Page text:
For your home teaching message this month, choose a talk from the October 2016 general conference to share with your families. Find the talks at conference.lds.org. Here is one suggestion from "Repentance: A Joyful Choice," by Elder Dale G. Renlund:
"[When] I was 12 years old, my family lived in Göteborg, a coastal city in southern Sweden. . . . [We] attended church in a large remodeled home. One Sunday, my friend Steffan, the only other deacon in the branch, greeted me at church with some excitement. We went to the chapel's adjacent overflow area, and he pulled from his pocket a large firecracker and some matches. In an act of youthful bravado, I took the firecracker and lit the long gray fuse. I intended to snuff out the fuse before it blew up. But when I burned my fingers trying to do so, I dropped the firecracker. Steffan and I watched in horror as the fuse continued to burn.
"The firecracker exploded, and sulfurous fumes filled the overflow area and the chapel. We hurriedly gathered up the scattered remnants of the firecracker and opened the windows to try to get the smell out, naively hoping that no one would notice. Fortunately, no one was hurt and no damage was done.
"As members came to the meeting, they did notice the overpowering smell. It was hard to miss. The smell distracted from the sacred nature of the meeting. Because there were so few Aaronic Priesthood holders—and in what can only be described as dissociative thinking—I passed the sacrament, yet I did not feel worthy to partake of it. When the sacrament tray was offered to me, I took neither the bread nor the water. I felt horrible. I was embarrassed, and I knew that what I had done had displeased God.
"After church, the branch president, Frank Lindberg, a distinguished older man with silver-gray hair, asked me to come to his office. After I sat down, he looked at me kindly and said he had noticed that I had not partaken of the sacrament. He asked why. I suspect he knew why. I was sure everyone knew what I had done. After I told him, he asked how I felt. Through tears, I haltingly told him I was sorry and that I knew I had let God down.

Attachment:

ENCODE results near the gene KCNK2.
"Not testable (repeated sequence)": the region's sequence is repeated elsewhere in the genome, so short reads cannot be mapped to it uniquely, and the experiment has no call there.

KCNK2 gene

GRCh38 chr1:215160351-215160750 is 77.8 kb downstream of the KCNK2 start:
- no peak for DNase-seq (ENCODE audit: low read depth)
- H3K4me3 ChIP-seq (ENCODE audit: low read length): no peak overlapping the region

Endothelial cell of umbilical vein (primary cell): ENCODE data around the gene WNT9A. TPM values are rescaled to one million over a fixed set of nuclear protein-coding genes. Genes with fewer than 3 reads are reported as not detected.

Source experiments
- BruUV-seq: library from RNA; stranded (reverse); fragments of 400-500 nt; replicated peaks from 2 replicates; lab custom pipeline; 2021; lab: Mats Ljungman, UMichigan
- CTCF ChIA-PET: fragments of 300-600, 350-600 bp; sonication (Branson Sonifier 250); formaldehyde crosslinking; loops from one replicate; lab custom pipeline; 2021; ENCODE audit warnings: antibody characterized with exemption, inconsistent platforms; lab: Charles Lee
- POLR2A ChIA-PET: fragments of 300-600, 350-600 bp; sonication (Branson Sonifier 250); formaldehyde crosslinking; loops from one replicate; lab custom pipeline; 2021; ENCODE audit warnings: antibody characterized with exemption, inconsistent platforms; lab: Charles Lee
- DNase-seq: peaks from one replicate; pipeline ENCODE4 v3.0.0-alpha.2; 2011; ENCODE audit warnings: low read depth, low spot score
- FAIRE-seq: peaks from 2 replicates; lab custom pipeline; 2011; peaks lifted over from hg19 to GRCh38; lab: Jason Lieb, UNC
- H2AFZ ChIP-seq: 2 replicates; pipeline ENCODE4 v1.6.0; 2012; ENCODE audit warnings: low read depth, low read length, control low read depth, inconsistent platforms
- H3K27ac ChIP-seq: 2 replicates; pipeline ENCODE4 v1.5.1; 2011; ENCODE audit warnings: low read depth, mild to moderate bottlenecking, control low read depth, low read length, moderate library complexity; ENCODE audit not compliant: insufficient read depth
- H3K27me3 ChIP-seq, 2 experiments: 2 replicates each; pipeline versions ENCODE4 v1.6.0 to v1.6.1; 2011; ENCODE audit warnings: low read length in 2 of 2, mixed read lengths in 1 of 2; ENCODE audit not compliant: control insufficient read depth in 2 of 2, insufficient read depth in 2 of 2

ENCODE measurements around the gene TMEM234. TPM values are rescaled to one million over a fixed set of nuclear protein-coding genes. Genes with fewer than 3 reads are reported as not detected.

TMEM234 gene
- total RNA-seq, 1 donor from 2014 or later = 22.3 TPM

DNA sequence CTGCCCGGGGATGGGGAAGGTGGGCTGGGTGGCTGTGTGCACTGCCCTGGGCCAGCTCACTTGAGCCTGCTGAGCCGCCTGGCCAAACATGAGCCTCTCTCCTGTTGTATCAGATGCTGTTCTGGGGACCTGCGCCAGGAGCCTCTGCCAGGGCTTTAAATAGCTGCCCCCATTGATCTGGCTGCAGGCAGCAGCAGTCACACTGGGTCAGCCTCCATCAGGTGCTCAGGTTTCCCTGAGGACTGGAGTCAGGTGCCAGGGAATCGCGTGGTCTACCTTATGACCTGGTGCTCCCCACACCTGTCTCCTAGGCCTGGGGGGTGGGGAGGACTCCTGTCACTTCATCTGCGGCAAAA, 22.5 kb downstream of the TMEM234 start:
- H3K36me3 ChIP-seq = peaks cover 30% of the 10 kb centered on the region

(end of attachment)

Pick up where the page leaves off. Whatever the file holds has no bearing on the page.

"President Lindberg opened a well-worn copy of the Doctrine and Covenants and asked me to read some underlined verses. I read the following out loud:
"'Behold, he who has repented of his sins, the same is forgiven, and I, the Lord, remember them no more.
"'By this ye may know if a man repenteth of his sins—behold, he will confess them and forsake them.'
"I will never forget President Lindberg's compassionate smile when I looked up after I had finished reading. With some emotion, he told me that he felt it would be fine for me to resume partaking of the sacrament. As I left his office, I felt indescribable joy. . . .
"The fact that we can repent is the good news of the gospel! Guilt can be 'swept away.' We can be filled with joy, receive a remission of our sins, and have 'peace of conscience.' We can be freed from feelings of despair and the bondage of sin. We can be filled with the marvelous light of God and be 'pained no more.' Repentance is not only possible but also joyful because of our Savior. I still remember the feelings that washed over me in the branch president's office after the firecracker episode. I knew I had been forgiven. My feelings of guilt vanished, my gloomy mood lifted, and my heart felt light. . . .
"I invite you to feel more joy in your life: joy in the knowledge that the Atonement of Jesus Christ is real; joy in the Savior’s ability, willingness, and desire to forgive; and joy in choosing to repent."
Read the complete talk on lds.org.